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CPM Advertising Costs, Examples and Strategy

CPM advertising

CPM advertising is a pricing model based on cost per thousand ad impressions.

It places a consistent payment rate on the number of times the ad is distributed, whether online or through traditional media.

But the rate does not depend on whether the campaign produces clicks, leads or sales.

In traditional media, a CPM advertising campaign tracks the distribution of the ad to print readers (newspapers and magazines), travelers (outdoor billboards) and broadcast viewers or listeners (radio, network TV, cable TV).

CPM advertising in traditional media tracks the distribution of the ad to an estimated audience. In online media, it tracks the verifiable distribution and consumption of the ad.

Qualitative research, which relies on question and answer surveys of a limited number of respondents, will estimate the size of a radio station or TV station audience in total and during each time segment. The station will use that research to set CPM rates for its advertising.

Traditional CPM Example

A local TV station receives survey results showing that it has an estimated audience of 200,000 viewers.

The station will sell a campaign to an advertiser that reaches 20,000 of those viewers with a commercial that airs during certain time periods. It charges the advertiser $500 for the ad campaign. The CPM is $25.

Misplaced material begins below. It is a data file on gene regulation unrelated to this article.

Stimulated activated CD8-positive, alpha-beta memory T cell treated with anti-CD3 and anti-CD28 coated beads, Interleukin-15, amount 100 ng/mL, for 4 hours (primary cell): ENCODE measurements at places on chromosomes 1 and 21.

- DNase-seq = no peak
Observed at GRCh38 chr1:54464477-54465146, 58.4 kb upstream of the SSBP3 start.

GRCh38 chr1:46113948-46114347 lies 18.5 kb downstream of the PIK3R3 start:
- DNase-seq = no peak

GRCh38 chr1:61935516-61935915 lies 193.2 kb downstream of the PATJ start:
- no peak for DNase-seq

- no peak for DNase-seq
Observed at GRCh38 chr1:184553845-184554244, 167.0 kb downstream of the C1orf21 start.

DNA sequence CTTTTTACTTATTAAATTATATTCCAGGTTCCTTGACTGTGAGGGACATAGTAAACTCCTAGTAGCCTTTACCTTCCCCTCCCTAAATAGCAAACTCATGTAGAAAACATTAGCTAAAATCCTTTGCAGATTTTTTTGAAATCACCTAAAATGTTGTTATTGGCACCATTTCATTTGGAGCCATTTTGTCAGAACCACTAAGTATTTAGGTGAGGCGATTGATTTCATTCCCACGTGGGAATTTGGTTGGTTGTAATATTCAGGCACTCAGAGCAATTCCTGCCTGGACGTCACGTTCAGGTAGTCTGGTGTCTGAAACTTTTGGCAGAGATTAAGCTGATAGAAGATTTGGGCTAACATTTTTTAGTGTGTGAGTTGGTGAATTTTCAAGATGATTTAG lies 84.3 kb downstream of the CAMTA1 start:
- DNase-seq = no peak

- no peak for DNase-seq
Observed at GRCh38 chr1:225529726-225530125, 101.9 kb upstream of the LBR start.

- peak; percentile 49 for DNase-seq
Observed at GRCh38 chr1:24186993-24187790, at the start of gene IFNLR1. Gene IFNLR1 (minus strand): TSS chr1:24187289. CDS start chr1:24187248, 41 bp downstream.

The CPM formula follows: $500 = (20,000 / 1,000) * $25.

It is another way of saying that the station charges $25 for every block of 1,000 impressions. Because the advertiser bought 20 blocks, the cost is the $25 base rate times 20 blocks or $500.

Did exactly 20,000 viewers see that commercial? The answer is that it’s highly unlikely.

The reason why is that the distribution of the ad is based on research estimating the number of viewers during the time periods the advertiser purchased. The actual number of viewers may be higher or lower.

Online CPM Example

The same numbers can be useful in calculating an online CPM example.

A Web site has 200,000 visitors every month based on verifiable third-party audience tracking.

An advertiser would like to reach 20,000 of those visitors over the course of a month or 10 percent of the total visitors.

The publisher sets up a campaign in which each visitor sees the ad two times. In this case, the CPM is $10.

Because 20,000 visitors will each see the ad twice, the total number of ad impressions is 40,000.

Because the CPM is $10, the total cost is $400 or the $10 base rate for 40 blocks of 1,000 impressions apiece.

On the surface, the online campaign sounds more valuable because it delivers more impressions to the same audience size.

While the pricing model is the same, each distribution channel has different advantages and disadvantages that impact the actual value of the CPMs.

Advantages of Online CPM Pricing

One reason for the popularity of online CPM advertising is that the viewership is verifiable and quantifiable. The viewership also is often more precisely targetable based on demographic and geographic data.

A site using ad serving software can track the display on an ad on a page and report that impression. The best ad serving software provides certified, third-party reports for the sake of credibility.